For years people would just watch a movie screen or TV screen and be like, “Wow it’s amazing -- how do they do it. I wish I could do it.” And you can! You can get a camera for less than 200 bucks now, you can get editing equipment for cheap, heck you can hack it for free online. And then you can shoot something, cut something and put it out into the world. There’s even a distribution service -- many of them all over the web -- called YouTube, College Humor, any of these sites that put up clips. Everybody could feel the way I feel when I made Clerks. Even if it's like for two minutes or if they go the distance and do a feature version.
That’s what’s been awesome. Seeing it go into everybody’s hands. The sad thing is now people's expectations are different. It's like look, it should go into everybody's hands, but what should also accompany it is a sense of reality. If everybody's successful at this, if everybody’s quote unquote famous, then nobody is. So not everything’s going to punch through, and not all fame lasts.
You may get five minutes of, “Oh my god I got a million hits on YouTube and that’s it, that’s enough for a lot of people. And then there’s gross slobs like me that can’t just do film, we've gotta do comics, books, I’ve got a book coming out, we have to do the podcast, we have to keep generating this stuff and I don’t understand why, but I love that Smodcast gives me the opportunity to put somebody who most people would not give a second thought to in the co-pilot’s seat and suddenly that person is completely reconsidered as smart, intelligent, quick, really funny, stuff like that. Nobody ever says shit like that about Walt Flanagan, you know, until the podcast, but that’s what I've been saying about Walt Flanagan for years. So now you give people a public forum to agree with you and g, “Yeah, I understand what you’ve been saying and it’s a small thing and I'm sure if Walt Flanagan heard this interview he'd be like, “Kevin you’re so retarded, what are you talking about this for?”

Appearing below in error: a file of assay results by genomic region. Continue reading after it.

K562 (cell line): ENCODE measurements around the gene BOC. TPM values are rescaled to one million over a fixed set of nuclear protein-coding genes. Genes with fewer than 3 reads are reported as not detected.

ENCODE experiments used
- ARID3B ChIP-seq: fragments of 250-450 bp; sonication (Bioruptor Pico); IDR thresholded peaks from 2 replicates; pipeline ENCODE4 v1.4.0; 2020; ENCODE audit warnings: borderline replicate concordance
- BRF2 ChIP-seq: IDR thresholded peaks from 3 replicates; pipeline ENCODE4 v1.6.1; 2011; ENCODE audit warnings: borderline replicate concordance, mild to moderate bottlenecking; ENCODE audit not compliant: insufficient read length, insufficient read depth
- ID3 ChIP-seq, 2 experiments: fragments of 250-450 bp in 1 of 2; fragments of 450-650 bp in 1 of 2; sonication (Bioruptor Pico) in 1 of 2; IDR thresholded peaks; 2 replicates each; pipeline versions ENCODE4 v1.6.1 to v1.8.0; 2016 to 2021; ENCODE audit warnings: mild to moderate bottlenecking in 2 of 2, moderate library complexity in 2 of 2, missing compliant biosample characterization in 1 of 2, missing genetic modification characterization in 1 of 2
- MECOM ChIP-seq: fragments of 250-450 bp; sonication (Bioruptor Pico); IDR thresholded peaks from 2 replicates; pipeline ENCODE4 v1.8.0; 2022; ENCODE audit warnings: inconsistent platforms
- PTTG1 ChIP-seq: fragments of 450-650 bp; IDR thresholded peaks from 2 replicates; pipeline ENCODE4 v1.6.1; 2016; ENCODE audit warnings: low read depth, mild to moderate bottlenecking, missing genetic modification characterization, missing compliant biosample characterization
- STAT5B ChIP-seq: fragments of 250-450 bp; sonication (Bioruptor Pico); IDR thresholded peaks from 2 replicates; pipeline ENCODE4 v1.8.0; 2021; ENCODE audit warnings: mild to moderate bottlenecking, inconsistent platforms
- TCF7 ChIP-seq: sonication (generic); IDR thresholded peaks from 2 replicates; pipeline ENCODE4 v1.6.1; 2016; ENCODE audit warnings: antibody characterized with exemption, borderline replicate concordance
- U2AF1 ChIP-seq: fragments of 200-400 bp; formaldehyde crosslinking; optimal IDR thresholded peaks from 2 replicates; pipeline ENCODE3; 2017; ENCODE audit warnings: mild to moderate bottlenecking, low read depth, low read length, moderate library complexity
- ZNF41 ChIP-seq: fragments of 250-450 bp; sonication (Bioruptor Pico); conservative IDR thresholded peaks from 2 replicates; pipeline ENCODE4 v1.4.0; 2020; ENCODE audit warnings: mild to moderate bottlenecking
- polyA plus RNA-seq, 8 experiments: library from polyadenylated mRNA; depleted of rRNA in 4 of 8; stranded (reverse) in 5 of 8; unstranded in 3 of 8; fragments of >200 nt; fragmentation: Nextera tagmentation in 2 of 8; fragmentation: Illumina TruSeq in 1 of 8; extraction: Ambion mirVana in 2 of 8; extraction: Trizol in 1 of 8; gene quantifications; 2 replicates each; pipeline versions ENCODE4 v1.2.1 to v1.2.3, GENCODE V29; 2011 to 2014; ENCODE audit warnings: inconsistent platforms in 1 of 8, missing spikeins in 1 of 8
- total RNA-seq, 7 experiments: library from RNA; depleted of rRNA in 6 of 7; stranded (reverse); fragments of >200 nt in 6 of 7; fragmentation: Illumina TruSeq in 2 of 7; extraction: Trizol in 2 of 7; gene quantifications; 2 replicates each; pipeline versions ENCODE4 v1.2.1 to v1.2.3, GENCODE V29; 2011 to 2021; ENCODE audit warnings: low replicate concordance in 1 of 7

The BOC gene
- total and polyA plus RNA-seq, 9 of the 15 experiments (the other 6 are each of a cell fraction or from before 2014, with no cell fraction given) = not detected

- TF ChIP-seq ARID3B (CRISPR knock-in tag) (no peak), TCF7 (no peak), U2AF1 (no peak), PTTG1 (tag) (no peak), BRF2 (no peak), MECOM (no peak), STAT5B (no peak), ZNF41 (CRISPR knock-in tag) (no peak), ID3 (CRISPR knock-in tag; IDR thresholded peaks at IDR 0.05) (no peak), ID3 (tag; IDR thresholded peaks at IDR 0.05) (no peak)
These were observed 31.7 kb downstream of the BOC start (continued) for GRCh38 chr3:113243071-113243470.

But it’s something that means something to me, you know? Cause all those people that are on this podcast or yet to be on it, they’re all largely responsible for shaping who I am. Naturally, every person I've ever met has shaped me to a lesser degree, but these are the concentrated focused people who I took a lot from, and they gave a lot, and shaped me. When I think about these people I think without knowing these people, I couldn’t... We would not be having this conversation. I'd be the guy maybe going to somebody else's Q&A -- probably not in Chicago, probably in Jersey -- but thanks to those people, I can do what I do. So Smodcast is a way of being like thanks, now you do it.
(Tune in for part two of our interview on
Monday Tuesday wherein we discuss Smith's up coming movie with Bruce Willis and Tracy Morgan A Couple Of Dicks, flexibility on the set, and his choice for the man who should have been Fletch.)